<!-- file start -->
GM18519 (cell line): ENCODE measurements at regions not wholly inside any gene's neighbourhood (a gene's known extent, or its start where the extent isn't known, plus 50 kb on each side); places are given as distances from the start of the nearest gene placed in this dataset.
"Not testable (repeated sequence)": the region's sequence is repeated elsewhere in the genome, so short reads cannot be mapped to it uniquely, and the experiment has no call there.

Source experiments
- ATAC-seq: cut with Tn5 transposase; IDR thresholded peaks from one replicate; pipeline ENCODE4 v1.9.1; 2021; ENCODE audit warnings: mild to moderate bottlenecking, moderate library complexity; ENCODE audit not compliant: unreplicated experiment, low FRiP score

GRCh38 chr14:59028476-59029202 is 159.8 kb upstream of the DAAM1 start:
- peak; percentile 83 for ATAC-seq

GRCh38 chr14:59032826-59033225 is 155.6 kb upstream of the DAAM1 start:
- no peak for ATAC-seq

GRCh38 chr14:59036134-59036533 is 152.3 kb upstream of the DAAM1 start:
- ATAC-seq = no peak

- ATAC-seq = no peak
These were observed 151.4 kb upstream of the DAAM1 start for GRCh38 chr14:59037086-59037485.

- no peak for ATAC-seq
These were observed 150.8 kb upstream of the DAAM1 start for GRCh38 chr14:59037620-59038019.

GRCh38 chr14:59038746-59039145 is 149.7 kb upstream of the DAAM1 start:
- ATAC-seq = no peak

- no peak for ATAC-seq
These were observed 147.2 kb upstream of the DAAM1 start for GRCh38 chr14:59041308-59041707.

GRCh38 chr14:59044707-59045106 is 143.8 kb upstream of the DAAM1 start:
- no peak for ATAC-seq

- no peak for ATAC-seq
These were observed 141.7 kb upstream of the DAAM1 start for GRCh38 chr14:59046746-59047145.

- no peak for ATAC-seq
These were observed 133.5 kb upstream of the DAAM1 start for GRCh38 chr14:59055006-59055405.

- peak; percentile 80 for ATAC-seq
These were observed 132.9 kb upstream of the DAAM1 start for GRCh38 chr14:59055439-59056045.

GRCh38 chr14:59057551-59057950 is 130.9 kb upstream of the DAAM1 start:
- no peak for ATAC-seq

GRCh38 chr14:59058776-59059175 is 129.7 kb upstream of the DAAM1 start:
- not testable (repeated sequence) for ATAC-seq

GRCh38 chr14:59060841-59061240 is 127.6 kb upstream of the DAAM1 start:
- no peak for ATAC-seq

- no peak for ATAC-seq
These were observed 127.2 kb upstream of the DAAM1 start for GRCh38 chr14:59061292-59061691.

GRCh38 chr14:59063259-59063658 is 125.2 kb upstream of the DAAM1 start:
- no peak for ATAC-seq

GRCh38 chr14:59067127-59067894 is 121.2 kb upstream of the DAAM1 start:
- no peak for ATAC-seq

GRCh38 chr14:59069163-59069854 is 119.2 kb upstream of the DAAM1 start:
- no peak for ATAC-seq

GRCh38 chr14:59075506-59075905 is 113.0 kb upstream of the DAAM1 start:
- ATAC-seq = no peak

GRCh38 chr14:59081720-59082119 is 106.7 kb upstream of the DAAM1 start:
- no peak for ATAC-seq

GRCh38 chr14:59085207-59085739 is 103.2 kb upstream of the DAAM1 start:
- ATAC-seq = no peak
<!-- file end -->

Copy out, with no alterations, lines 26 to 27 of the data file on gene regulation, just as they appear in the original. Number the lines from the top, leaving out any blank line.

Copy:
These were observed 132.9 kb upstream of the DAAM1 start for GRCh38 chr14:59055439-59056045.

GRCh38 chr14:59057551-59057950 is 130.9 kb upstream of the DAAM1 start: